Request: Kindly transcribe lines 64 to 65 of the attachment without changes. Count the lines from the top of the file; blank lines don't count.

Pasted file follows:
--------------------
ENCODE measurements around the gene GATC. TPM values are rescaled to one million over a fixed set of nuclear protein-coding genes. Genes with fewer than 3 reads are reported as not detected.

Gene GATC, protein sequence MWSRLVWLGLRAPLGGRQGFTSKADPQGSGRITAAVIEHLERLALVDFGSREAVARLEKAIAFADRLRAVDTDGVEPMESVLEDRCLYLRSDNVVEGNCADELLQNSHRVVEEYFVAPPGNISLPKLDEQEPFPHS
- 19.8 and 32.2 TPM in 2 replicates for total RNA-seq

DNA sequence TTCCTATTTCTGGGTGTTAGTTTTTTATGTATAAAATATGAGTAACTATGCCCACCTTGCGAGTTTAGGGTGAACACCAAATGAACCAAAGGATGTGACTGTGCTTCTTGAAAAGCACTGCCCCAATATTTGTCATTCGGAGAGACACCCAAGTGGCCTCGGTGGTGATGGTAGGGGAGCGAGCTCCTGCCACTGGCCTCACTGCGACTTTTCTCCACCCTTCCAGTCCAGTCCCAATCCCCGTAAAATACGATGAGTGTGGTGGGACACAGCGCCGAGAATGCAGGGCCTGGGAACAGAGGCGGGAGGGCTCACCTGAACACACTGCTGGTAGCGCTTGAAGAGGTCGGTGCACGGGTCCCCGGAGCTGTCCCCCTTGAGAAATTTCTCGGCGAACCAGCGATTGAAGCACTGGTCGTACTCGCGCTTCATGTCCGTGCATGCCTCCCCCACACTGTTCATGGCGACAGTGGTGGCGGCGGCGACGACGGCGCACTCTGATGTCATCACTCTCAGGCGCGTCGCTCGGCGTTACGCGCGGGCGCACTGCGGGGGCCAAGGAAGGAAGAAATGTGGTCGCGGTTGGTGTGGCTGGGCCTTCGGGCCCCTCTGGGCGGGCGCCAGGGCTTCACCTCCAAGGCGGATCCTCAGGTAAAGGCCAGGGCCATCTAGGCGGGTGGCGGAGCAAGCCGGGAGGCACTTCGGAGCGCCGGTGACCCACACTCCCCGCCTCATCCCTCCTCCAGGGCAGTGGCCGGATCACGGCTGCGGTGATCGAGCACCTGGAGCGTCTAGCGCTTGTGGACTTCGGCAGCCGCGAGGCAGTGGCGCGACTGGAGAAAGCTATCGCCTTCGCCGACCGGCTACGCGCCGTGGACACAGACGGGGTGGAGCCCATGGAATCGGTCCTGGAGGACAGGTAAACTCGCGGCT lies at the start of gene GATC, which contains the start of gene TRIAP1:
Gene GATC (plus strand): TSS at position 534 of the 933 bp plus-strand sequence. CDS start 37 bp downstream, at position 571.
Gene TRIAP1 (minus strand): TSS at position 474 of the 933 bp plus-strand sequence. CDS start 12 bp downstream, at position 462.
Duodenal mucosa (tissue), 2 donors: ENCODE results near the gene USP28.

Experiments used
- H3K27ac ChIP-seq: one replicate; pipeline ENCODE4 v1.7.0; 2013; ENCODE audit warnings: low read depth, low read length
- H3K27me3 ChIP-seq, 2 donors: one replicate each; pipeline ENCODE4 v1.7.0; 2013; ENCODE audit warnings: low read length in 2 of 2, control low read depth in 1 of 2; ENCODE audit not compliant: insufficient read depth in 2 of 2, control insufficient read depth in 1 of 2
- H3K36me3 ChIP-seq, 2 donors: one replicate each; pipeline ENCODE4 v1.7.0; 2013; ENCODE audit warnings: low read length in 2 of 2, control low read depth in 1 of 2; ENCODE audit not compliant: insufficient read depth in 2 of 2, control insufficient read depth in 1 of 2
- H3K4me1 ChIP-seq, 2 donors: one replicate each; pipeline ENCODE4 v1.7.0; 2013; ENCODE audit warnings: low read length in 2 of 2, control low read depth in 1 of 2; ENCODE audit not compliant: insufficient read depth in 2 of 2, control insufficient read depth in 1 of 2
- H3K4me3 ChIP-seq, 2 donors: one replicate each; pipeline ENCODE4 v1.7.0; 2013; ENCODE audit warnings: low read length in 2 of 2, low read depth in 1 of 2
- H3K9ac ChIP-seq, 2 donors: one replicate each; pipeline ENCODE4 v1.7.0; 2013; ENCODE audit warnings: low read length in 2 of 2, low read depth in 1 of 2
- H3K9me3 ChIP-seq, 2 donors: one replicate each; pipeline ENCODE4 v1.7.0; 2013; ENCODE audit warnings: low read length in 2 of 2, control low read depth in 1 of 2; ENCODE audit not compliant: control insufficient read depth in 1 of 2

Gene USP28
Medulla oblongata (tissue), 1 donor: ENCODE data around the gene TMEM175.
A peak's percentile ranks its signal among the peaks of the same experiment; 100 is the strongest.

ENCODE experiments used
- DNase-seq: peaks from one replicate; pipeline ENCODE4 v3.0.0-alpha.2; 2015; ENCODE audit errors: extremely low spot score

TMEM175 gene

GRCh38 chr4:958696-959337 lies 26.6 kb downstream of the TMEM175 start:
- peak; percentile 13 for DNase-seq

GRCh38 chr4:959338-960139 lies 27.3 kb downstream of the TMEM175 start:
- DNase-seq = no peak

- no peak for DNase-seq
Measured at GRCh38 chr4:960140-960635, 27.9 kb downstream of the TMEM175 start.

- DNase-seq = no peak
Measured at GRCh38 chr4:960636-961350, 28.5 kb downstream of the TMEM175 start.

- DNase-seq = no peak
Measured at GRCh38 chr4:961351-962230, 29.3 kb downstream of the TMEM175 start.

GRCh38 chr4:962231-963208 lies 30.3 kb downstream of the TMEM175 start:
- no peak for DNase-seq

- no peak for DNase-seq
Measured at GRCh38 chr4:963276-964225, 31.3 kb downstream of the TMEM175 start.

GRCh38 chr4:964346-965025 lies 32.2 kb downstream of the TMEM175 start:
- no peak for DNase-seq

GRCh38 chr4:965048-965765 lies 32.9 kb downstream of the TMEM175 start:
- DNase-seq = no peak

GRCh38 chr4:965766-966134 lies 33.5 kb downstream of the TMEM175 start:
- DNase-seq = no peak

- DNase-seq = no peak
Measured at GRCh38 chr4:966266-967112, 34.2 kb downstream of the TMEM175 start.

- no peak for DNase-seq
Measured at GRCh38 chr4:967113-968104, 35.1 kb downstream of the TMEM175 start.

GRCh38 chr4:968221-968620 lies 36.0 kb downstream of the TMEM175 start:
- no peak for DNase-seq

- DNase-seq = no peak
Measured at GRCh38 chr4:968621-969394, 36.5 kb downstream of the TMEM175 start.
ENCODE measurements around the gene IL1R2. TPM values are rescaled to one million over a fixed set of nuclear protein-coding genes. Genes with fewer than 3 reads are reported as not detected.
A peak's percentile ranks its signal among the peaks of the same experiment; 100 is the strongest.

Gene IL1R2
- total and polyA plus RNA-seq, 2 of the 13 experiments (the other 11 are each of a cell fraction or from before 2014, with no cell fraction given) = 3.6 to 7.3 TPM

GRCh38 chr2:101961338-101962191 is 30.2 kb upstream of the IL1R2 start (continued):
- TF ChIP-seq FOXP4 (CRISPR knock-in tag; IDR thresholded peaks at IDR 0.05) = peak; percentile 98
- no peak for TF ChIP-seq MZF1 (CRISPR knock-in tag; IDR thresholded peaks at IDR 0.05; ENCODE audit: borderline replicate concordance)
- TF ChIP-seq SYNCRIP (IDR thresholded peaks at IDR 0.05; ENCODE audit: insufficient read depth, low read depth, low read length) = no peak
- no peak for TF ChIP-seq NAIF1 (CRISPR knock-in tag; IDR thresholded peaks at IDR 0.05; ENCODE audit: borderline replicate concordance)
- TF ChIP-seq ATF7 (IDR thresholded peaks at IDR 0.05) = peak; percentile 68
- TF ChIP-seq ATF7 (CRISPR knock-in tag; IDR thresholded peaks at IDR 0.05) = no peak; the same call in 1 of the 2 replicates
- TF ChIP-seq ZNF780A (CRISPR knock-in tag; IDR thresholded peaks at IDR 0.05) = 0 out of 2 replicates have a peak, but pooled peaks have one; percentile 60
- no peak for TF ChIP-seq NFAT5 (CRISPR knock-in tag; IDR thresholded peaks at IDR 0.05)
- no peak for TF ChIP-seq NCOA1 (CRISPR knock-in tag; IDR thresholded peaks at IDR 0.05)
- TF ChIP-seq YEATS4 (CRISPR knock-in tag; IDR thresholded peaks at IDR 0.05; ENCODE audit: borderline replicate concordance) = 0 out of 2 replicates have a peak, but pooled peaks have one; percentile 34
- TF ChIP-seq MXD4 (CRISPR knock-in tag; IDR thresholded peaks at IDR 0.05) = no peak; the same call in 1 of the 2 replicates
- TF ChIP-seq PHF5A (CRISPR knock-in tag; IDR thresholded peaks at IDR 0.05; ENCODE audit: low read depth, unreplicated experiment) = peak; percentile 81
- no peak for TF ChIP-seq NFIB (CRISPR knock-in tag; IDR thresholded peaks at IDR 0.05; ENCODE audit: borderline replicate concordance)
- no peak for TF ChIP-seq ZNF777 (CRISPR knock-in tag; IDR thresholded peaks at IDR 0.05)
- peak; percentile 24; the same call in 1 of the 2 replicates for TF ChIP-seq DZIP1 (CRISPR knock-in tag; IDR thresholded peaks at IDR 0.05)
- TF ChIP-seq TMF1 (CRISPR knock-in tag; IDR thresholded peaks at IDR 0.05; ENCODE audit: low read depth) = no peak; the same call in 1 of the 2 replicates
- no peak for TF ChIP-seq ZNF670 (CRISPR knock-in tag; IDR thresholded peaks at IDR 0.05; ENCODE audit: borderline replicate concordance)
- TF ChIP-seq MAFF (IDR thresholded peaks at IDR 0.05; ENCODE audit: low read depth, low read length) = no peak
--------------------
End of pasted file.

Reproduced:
- TF ChIP-seq YEATS4 (CRISPR knock-in tag; IDR thresholded peaks at IDR 0.05; ENCODE audit: borderline replicate concordance) = 0 out of 2 replicates have a peak, but pooled peaks have one; percentile 34
- TF ChIP-seq MXD4 (CRISPR knock-in tag; IDR thresholded peaks at IDR 0.05) = no peak; the same call in 1 of the 2 replicates